Australia's central bank stared down global headwinds and kept interest rates steady for a tenth month on Tuesday, even as surprisingly soft data suggested the domestic economy hit an air pocket at the end of last year.
While central banks from China to Japan are going for ever more stimulus, the Reserve Bank of Australia (RBA) held rates at 2 percent at its March meeting.
The prospect of a further easing was left on the table, but a virtually unchanged statement showed little inclination to act.
"The Board judged that there were reasonable prospects for continued growth in the economy," RBA Governor Glenn Stevens said in a brief statement.
"Continued low inflation would provide scope for easier policy, should that be appropriate to lend support to demand."
In a Reuters poll of 40 analysts, all but one had expected no change in the cash rate this week which limited the reaction in markets to a slight rise in the local dollar.
Stevens again noted that the central bank was watching if the labour market could sustain its strength or whether wild swings in global markets would have a lasting impact, but left the questions open.
Since last easing in May, the central bank has shown a clear preference for further stimulus to come through a low currency.
Central banks world wide are keen to keep their currencies competitive as they take ever more aggressive steps to revive growth.
The Bank of Japan recently stunned markets by taking rates negative; China eased liquidity constraints on Monday and the European Central Bank is thought almost certain to expand its asset buying campaign at a meeting next week.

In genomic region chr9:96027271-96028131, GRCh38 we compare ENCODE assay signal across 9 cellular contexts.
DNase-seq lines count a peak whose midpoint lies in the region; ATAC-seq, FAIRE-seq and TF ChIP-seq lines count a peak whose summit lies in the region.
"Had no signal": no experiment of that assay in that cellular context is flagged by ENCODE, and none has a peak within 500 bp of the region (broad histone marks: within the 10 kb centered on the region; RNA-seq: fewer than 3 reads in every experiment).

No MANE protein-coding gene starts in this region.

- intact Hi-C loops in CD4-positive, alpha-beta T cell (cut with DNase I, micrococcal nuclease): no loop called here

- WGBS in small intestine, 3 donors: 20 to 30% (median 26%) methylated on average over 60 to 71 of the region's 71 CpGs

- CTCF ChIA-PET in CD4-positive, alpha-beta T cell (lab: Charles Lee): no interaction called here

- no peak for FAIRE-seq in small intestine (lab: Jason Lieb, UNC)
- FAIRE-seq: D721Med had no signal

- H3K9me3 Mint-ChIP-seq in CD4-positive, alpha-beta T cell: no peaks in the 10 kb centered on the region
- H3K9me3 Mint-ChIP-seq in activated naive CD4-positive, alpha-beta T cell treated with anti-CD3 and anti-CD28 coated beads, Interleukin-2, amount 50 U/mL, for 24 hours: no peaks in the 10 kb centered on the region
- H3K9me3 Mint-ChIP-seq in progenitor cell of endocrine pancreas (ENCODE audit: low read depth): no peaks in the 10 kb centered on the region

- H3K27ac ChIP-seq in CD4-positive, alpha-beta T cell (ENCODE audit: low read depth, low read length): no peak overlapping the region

As a result, the local dollar at $0.7132 is holding well above the $0.6828 lows touched in January.
That is one reason investors are still wagering on at least one more rate cut, with interbank futures fully priced for 1.75 percent by August.
"We suspect the RBA will become disheartened by further shifts towards lower and negative cash rates globally, giving rise to increased risk that the AUD trades above levels which it sees as fair," said Andrew Ticehurst, an economist at Nomura.
"We continue to look for a 25 basis points cut in May."
Australian data out on Tuesday seemed to add to the case for an eventual easing. Net exports added nothing to gross domestic product (GDP) last quarter when analysts had looked for a contribution of around 0.3 percentage points.
That left analysts forecasting a rise of around 0.4 percent in GDP last quarter, less than half the gain made in the third quarter. Annual growth is seen stuck at 2.5 percent, better than most of the rich world but substandard for Australia.